Tip of the Week

The first cold days are here and now your car has no heat. We run down the reasons why so you can feel warm and toasty again.

Winter is coming. It’s time to check that heating system to be sure you have no surprises. Turn that temp knob to fully red, or your digital temperature setting to well above the outside temp and crank the fan. If the fan works, we move on. If not, you need the fan serviced. Fan works, but still no heat? Here’s what to check yourself, and what to be prepared for if you need service.

Step One: Check The Coolant

WARNING – If you do this first step with an engine that is not cold you are going to be injured. So be sure the car is stone cold before you begin. Now grab some safety glasses and wear them. Next, pop the hood and find your coolant reservoir. In most cars, it will be a translucent white tank with a dip hose leading to it. Use your manual to find the tank if you are not 100-percent sure. Observe the level of coolant. If there is none in there, you may have found the problem. The tank is marked with a high and low point. Note where it is when the vehicle is cold (usually low). Also, visually observe the level of the coolant when the car is warmed up from having been driven. The coolant should be higher in the reservoir when the car is at running temperature. Your car’s heating and cooling system uses the coolant to move heat from the engine into your car’s heater core. A fan blows over this heater core and the warmed air enters the cabin. If there is no coolant it can’t work.

If you have no coolant in your reservoir the next step is to open the radiator cap. Again – ONLY WHEN THE CAR IS STONE COLD. Touch the cap gently to be sure that the car is cold. If it is, open it up and carefully set it aside so it doesn’t fall down into the engine. Note what you see. If there is no coolant at the top, you have made some ground on the diagnosis. If it is there, you will be calling a mechanic, but at least you can tell her the status of the fan and the status of the coolant! You are now an educated customer.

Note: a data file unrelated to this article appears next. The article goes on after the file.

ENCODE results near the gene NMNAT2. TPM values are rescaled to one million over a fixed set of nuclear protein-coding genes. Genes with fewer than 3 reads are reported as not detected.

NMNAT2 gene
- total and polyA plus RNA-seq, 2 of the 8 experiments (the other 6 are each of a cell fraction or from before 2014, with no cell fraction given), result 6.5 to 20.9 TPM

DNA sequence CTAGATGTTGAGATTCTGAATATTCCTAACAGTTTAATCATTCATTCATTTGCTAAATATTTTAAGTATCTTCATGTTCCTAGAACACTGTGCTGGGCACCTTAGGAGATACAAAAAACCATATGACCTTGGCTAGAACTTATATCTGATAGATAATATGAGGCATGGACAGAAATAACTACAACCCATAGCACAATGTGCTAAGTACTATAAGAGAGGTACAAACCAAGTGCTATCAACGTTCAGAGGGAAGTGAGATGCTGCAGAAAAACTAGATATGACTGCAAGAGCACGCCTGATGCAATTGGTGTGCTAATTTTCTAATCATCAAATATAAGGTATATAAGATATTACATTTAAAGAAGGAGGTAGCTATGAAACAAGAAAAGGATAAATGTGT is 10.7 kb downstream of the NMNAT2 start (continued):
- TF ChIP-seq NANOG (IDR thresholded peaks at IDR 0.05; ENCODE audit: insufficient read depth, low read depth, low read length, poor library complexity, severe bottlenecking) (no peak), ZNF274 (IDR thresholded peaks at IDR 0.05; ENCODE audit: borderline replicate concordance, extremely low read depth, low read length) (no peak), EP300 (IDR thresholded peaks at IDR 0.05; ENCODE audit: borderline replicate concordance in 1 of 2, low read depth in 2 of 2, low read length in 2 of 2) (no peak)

If there is no coolant in the radiator, use your manual to find out what type it uses and then head over to a local car parts store and buy it and fill it up. You may be in luck, or you may have a leak that requires a trip to a mechanic.

Heater Core Issues

The heater core in your vehicle is a simple device, but it can run into a few common problems. The first is that it can become air-bound or be blocked with air. Filling up your coolant may have helped. Some vehicles are more prone to this issue than others. If this is your problem, you are a lucky duck. Either you or your trusted mechanic will solve it and your wallet will remain fat.

Next up is a problem with the heater core. It could be gunked up. It may have a leak, which you would likely have found out about when your car overheated, or if you have a wet floor in the front. There is also a door that opens and closes to allow the warmed air into the cabin. All of these are mechanic-diagnosed issues. Replacing a heater core will require the part, plus labor. Not cheap, but you won’t have to get a second mortgage to solve it either.